Teaching ESL Students Using Humor & Jokes

Instructor: Matthew Hamel

Matt has degrees in Journalism and Business and has taught a variety of courses at high schools and universities around the world.

Using humor to teach students can be a challenge, and it adds complexity when you use humor with English as a Second Language (ESL) learners. This lesson provides teachers with practical guidance on how to use humor to teach ESL students.

A Room Full of Laughter

Those teachers who were overly strict or judgmental might still give you nightmares, but don't you look back fondly on those caring teachers who helped you enjoy learning? Maybe they were even a little crazy, but they had something special that made learning fun. Those are the teachers who inspire visits or letters years later.

Students often relate to teachers based on how they deliver content and behave in the classroom. One great way to develop a lasting rapport between teacher and student is with the use of humor. This is difficult enough when everyone uses English as a first language, so how can a teacher effectively use humor in a classroom full of ESL learners? It can be tricky, but it's not impossible.

Use Humor to Put Students at Ease

Humor can be a great way to break up monotony, put students at ease and establish a bond. When ESL teachers use humor appropriately, it can allow students to observe a different aspect of the language they are working so hard to understand.

Many ESL students, especially beginners, are nervous about making mistakes or looking foolish in front of their peers. One effective use of humor is to take attention away from a student's mistakes. For instance, if a student is unable to answer a question and seems to be starting to feel panicked, deflect the student's silence with a joke like, 'I don't even think I could answer that question.'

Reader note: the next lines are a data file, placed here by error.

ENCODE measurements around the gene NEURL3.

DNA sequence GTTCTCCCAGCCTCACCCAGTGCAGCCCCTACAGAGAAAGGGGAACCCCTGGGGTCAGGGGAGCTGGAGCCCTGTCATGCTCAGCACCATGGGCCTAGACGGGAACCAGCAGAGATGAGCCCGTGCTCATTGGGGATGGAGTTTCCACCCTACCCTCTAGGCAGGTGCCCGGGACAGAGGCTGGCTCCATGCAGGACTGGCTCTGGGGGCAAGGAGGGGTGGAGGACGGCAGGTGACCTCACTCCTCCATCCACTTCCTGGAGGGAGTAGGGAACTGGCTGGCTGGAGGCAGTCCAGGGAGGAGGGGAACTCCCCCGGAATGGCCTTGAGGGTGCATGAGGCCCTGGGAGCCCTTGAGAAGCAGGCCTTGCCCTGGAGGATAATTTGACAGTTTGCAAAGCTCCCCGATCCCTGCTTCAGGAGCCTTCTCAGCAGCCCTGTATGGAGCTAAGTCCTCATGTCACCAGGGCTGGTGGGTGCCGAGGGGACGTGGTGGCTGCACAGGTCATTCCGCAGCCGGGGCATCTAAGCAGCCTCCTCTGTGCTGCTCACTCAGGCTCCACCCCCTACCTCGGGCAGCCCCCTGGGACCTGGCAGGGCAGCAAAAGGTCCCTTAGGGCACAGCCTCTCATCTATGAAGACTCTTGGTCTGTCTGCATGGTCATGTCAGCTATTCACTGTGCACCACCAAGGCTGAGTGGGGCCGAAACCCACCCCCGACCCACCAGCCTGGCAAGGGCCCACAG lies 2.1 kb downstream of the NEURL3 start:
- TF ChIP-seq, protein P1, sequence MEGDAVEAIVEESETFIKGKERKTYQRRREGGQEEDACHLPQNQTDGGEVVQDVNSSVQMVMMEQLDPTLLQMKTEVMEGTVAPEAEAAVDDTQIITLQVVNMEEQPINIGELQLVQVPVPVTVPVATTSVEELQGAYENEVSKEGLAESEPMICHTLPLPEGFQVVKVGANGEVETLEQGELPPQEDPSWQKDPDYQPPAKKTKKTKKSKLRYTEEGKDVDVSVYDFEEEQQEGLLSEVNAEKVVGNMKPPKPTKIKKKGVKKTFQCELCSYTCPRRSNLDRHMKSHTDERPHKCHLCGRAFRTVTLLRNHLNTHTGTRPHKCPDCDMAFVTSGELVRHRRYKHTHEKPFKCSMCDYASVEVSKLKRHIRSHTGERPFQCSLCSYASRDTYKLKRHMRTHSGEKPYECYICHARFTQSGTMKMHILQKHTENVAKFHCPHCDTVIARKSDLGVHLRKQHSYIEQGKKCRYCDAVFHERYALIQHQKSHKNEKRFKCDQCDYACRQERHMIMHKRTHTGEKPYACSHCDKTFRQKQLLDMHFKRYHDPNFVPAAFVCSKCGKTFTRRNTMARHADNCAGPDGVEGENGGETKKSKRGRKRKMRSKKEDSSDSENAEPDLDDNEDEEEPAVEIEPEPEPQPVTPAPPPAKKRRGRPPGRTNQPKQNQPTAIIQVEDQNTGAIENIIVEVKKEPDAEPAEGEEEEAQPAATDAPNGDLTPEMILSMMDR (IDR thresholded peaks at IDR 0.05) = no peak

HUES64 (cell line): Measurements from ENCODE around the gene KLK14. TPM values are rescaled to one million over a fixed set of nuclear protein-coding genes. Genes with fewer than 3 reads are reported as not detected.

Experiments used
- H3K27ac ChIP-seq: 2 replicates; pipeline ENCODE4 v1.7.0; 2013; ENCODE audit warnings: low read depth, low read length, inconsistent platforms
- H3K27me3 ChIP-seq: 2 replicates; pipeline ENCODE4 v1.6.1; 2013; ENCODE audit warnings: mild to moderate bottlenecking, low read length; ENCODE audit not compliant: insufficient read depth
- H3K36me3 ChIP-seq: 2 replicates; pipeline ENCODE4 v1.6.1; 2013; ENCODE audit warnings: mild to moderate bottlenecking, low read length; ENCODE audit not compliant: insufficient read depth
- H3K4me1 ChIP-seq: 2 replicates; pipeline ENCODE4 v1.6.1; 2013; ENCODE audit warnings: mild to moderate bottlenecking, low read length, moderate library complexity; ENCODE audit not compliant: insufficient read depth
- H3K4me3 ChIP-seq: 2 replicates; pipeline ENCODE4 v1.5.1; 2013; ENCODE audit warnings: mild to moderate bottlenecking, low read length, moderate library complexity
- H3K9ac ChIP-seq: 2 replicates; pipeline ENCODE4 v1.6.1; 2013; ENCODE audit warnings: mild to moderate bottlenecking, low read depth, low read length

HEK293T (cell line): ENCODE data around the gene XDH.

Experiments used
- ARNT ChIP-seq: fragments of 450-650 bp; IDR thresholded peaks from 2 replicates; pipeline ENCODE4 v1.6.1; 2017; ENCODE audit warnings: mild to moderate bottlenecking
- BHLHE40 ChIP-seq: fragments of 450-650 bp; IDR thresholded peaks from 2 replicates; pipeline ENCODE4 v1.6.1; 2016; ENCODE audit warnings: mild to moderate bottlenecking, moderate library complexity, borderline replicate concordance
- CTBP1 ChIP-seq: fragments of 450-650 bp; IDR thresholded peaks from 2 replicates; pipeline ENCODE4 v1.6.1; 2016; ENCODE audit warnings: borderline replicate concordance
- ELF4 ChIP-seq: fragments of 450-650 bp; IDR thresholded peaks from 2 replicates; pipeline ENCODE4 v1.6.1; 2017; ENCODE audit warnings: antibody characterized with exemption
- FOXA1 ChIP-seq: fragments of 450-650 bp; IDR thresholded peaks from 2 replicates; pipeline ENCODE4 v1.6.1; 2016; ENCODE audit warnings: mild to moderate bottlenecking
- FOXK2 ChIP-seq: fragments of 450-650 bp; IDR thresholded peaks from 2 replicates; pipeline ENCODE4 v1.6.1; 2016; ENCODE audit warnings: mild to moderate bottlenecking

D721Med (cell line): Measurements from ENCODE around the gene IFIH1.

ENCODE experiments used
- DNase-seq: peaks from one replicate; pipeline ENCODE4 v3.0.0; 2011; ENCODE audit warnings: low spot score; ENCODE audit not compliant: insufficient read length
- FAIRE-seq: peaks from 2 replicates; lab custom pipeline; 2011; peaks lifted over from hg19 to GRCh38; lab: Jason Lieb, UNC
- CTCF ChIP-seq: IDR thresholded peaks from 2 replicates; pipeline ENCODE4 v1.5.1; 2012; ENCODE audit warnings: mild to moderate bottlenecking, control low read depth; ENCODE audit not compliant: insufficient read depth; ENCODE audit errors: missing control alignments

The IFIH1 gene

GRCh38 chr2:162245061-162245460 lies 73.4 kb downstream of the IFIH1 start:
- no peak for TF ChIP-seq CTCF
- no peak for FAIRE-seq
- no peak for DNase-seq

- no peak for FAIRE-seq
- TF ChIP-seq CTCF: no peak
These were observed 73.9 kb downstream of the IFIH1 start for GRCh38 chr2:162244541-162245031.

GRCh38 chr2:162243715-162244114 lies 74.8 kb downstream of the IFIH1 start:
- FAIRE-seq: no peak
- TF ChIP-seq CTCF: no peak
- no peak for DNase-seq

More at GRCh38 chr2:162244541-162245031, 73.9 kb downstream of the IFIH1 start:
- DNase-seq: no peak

It's important to note that forced jokes and obscure humor can cause more distraction than good results. If you feel a joke is borderline unintelligible to your learners, it may be wise to avoid saying it. Students are often already confused by English vocabulary and grammar patterns, so telling them a joke that will further increase their confusion can be counterproductive. There is no point in making a joke in an ESL classroom unless the students will understand it.

Avoid Inappropriate Humor

ESL teachers can sometimes make jokes unintentionally. For instance, the word 'shabby' sounds strikingly similar to a Chinese curse word, so describing an object as shabby to a class of Chinese ESL learners is likely to elicit a big laugh. However, if the teacher intentionally made this joke it would be highly inappropriate because the corresponding Chinese word is extremely rude. A good rule of thumb when deciding whether to use phonetically based jokes is to ask whether the word would get a teacher speaking the students' native tongue into trouble. If it would, it's probably best to avoid.

While it might be obvious, it's important to be aware of cultural, religious and political sensitivities when making jokes. If you're teaching English in a foreign country these types of jokes, particularly political jokes, can get you in trouble with the school administration. If you're teaching in the US, you risk alienating students who may be offended by jokes targeting their native countries or religious traditions.

Additionally, don't assume that jokes containing sexual innuendos will go over your students' heads. Even though their language skills are still developing, ESL students are surprisingly adept at detecting inappropriate or suggestive language. The best advice is to keep it clean and don't joke with your learners the same way you would with peers. It can be surprising how often well-meaning teachers ignore this common sense advice and find themselves in hot water.

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